I started to treat her wounds, very gently, and little by little I got a story out of her. Though she still stuck by her old standard of not talking about her profession around me. The story rambled a bit and it changed a couple of times as it was being told, but it seems the basic facts are:
There were three of them, college punks. All white. One had sandy curled hair, tall with a chin. The second had dark hair, semi-long with rough light scraggly facial hair. The last had short dark hair in a conservative style and was “pretty” (I guess that meant he didn’t need to rape to get laid. He just did it for fun). She didn’t know any names. Their clothes were “normal.” She met these guys while "out” and they went into an alley by a bar down in the Vista. One of them made her blow him, while the other’s laughed. When she was done, another one kicked her in the side of the face. They pushed her up against the wall, covered her mouth, and took turns raping her. Then they laughed, knocked her over, kicked her a few more times, and left. Dredge as much truth from that as you can.
Going to the police was out of the question. They were more likely to arrest her (prostitution and possession) than anyone else. She was a complete mess and there was nothing to be done about it. Just a battered girl and a lifetime of hate. At that moment, retribution had to be put off. I focused on taking care of her. I gently picked her up and brought her to the bed. I tucked her in and stroked her hair until she went to sleep.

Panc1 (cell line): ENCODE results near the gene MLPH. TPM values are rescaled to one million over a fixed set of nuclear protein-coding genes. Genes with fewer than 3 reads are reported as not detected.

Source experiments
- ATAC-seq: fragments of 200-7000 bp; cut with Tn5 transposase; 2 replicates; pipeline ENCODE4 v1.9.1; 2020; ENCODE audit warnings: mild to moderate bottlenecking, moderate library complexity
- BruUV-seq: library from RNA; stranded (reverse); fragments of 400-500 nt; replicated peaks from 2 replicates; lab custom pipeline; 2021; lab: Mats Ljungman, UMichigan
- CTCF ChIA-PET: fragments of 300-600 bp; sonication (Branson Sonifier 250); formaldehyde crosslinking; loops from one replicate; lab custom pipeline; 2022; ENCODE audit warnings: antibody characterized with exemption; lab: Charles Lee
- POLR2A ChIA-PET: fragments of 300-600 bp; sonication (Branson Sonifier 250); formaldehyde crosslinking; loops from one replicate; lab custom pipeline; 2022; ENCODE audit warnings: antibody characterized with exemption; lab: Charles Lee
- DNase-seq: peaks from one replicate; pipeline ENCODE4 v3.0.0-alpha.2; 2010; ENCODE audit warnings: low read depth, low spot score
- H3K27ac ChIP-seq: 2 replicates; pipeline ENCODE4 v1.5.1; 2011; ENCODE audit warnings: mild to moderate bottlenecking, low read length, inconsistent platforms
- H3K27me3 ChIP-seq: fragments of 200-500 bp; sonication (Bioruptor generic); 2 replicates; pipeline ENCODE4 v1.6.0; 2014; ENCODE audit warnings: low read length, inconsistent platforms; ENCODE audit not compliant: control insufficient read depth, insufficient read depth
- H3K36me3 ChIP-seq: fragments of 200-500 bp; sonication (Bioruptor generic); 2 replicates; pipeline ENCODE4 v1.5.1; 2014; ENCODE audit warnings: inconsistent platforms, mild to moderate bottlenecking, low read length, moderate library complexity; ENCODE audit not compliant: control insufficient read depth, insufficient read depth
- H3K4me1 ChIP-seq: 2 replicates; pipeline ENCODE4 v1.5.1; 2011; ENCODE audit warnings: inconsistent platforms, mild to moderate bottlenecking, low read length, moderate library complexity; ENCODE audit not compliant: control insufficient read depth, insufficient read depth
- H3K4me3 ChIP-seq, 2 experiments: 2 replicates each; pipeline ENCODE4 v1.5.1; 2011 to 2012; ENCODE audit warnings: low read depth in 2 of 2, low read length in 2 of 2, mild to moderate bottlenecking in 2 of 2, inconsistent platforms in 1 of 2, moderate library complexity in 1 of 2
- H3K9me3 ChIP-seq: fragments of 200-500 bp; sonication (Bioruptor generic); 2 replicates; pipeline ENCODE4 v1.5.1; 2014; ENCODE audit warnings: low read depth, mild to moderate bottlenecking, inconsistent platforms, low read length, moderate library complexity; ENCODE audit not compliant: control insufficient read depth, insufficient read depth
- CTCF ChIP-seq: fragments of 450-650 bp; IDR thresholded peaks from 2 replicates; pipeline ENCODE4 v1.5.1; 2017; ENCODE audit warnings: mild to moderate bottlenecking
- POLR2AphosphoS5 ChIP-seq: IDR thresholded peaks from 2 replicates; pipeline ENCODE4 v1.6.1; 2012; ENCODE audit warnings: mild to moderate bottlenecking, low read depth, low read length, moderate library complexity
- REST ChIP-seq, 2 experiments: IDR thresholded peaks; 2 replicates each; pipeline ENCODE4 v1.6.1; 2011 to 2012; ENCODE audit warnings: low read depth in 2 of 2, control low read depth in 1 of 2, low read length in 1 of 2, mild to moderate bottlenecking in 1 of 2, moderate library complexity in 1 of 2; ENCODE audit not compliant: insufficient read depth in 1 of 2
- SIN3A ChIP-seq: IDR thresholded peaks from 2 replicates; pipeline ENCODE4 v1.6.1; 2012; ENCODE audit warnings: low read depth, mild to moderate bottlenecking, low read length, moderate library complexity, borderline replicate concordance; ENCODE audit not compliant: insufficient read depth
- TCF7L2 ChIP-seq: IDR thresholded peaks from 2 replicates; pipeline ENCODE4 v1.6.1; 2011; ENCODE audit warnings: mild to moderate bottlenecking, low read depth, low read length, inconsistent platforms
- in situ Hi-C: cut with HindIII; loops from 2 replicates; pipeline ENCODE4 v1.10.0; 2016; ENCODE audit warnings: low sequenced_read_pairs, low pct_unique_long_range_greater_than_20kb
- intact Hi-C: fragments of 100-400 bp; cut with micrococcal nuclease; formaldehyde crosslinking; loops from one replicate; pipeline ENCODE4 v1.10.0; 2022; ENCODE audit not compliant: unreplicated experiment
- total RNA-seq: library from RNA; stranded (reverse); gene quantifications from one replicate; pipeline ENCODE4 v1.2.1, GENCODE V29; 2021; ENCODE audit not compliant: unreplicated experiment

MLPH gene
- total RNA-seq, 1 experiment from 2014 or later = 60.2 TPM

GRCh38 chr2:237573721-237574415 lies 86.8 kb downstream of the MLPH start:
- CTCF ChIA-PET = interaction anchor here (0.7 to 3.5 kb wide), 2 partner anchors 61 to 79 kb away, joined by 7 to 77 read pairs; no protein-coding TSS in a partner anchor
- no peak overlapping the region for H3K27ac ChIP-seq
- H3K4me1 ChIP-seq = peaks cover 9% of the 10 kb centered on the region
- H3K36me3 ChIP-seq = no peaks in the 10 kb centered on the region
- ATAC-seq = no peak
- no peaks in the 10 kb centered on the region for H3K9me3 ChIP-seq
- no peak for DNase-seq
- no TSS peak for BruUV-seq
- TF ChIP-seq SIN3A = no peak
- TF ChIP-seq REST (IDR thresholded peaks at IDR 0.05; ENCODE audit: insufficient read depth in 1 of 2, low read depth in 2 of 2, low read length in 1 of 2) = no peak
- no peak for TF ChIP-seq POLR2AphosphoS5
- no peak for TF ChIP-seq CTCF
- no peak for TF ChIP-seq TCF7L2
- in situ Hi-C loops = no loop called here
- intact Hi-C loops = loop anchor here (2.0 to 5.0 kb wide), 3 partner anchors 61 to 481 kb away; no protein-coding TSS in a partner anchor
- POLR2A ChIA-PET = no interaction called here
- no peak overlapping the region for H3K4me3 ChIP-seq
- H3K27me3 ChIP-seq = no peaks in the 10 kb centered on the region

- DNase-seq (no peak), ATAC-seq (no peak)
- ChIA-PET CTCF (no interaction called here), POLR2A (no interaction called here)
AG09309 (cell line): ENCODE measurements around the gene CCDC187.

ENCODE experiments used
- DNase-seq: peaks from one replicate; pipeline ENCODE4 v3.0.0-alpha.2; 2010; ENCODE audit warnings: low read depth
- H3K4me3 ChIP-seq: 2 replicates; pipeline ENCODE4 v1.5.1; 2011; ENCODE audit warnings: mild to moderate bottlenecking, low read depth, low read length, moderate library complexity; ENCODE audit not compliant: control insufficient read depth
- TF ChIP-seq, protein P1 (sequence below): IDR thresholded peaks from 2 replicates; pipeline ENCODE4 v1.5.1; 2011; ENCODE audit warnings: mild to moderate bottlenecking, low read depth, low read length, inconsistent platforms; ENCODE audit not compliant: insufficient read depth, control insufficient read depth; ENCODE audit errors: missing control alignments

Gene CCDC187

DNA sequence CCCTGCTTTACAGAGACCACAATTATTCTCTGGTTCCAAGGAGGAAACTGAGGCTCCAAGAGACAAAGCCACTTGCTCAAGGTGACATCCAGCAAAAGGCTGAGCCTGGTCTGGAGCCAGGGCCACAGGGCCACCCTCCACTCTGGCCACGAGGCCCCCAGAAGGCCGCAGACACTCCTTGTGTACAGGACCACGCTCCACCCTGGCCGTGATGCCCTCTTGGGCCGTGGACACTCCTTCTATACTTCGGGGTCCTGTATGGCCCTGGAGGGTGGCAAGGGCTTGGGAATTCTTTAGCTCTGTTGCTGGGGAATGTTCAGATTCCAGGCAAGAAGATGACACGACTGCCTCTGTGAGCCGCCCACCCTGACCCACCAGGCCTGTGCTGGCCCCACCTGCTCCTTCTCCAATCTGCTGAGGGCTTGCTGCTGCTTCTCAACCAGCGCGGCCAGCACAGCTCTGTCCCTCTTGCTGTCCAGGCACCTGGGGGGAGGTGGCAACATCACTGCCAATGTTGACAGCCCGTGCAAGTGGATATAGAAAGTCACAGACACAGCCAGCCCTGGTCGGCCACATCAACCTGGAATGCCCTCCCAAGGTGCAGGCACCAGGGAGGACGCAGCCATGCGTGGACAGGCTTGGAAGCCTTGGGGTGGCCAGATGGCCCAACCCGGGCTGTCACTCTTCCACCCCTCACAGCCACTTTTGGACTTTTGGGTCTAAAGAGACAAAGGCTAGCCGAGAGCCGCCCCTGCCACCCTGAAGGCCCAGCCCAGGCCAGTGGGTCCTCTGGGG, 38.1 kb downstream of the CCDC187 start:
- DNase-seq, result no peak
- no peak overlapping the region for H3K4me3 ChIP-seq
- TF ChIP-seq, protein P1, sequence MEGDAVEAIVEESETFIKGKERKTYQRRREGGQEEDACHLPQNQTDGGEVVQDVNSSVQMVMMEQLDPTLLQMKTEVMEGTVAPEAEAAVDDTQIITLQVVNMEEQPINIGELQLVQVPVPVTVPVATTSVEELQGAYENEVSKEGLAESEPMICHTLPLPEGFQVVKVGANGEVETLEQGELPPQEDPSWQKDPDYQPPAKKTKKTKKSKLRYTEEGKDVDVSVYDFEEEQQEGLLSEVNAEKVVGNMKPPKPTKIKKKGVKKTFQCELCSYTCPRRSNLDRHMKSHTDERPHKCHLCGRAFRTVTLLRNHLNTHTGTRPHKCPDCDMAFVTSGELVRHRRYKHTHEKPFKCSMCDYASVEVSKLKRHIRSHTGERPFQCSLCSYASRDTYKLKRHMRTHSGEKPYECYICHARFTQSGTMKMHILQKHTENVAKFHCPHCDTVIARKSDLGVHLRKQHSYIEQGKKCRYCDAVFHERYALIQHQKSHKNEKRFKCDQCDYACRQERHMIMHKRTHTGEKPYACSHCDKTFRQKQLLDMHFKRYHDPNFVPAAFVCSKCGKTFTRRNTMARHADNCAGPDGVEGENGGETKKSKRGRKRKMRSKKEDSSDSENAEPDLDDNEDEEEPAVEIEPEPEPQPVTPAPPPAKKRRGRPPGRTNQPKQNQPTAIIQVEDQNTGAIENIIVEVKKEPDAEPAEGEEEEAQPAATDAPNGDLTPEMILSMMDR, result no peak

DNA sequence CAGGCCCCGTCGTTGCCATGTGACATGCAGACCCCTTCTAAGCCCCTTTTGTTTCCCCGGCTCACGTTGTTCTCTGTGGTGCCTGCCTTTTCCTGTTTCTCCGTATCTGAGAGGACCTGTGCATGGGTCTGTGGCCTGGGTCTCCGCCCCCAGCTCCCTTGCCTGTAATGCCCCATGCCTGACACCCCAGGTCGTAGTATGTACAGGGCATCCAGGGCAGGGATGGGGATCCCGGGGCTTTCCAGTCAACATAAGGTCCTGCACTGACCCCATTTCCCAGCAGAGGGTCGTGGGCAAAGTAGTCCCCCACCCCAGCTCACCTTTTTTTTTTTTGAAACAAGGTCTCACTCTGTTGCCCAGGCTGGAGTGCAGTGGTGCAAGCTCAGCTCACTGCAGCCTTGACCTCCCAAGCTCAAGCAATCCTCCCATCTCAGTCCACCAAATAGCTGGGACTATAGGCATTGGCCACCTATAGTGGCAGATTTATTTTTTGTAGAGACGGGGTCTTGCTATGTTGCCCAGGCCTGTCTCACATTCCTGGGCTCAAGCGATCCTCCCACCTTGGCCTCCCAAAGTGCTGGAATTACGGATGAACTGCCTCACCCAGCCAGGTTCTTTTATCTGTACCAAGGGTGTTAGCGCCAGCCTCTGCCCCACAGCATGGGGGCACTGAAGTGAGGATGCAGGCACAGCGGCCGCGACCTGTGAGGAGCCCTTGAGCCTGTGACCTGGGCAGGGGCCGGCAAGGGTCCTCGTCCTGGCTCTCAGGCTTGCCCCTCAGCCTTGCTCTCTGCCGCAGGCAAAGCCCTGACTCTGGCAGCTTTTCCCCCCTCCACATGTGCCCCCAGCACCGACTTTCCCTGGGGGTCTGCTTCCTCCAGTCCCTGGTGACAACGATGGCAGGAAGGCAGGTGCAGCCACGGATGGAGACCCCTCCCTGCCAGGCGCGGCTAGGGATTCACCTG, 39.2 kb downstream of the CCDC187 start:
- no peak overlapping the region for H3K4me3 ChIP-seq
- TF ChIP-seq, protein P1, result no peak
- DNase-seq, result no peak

Talk about feeling helpless. I wanted to grab one of these smirking punks and strangle the life out of him. My blood still boils and my fingers get twitchy at the idea. I could see him now hanging about some frat party, no doubt bragging to his friends about what he did. But I had nothing to go on. No name. No real description. I found myself hanging around in bars in that area, just hoping that I would find the guy. Figuring maybe I’d see one of them and somehow, mystically, would know. It never happened. They’re all such obnoxious arrogant shits at that age that it could’ve been anyone of them. All I did was spend money that I shouldn’t have on a pathetic revenge fantasy. Still it felt better than just doing nothing.